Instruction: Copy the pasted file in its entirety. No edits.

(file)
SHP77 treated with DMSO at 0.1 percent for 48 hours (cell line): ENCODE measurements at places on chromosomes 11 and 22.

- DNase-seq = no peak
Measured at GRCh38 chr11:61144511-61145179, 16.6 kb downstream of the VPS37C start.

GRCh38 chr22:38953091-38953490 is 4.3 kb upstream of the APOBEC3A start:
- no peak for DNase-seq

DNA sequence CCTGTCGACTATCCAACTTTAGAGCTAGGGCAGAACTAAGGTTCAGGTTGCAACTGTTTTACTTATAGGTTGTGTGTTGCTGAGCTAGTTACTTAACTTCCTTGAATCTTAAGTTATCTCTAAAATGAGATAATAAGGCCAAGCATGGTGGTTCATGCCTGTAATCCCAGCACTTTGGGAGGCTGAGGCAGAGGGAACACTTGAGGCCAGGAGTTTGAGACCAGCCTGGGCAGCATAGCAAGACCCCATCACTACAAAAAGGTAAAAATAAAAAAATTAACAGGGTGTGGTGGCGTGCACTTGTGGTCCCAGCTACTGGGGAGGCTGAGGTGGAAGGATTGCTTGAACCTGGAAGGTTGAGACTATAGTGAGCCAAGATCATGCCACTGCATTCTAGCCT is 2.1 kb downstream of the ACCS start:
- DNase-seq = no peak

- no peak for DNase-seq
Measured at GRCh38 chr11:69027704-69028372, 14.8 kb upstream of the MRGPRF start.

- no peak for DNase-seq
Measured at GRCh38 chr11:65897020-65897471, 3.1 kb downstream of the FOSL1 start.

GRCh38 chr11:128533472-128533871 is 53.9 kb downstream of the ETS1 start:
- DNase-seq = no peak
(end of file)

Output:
SHP77 treated with DMSO at 0.1 percent for 48 hours (cell line): ENCODE measurements at places on chromosomes 11 and 22.

- DNase-seq = no peak
Measured at GRCh38 chr11:61144511-61145179, 16.6 kb downstream of the VPS37C start.

GRCh38 chr22:38953091-38953490 is 4.3 kb upstream of the APOBEC3A start:
- no peak for DNase-seq

DNA sequence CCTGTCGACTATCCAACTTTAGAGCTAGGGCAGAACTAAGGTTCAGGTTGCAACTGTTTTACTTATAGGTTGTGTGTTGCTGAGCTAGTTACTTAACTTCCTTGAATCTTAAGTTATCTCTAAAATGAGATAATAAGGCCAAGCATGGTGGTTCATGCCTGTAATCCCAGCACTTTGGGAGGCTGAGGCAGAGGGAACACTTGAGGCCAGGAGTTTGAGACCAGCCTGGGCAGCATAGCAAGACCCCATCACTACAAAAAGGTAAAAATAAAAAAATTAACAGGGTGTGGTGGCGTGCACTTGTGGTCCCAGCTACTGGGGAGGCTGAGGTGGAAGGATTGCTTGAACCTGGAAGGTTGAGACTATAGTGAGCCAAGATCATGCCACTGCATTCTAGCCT is 2.1 kb downstream of the ACCS start:
- DNase-seq = no peak

- no peak for DNase-seq
Measured at GRCh38 chr11:69027704-69028372, 14.8 kb upstream of the MRGPRF start.

- no peak for DNase-seq
Measured at GRCh38 chr11:65897020-65897471, 3.1 kb downstream of the FOSL1 start.

GRCh38 chr11:128533472-128533871 is 53.9 kb downstream of the ETS1 start:
- DNase-seq = no peak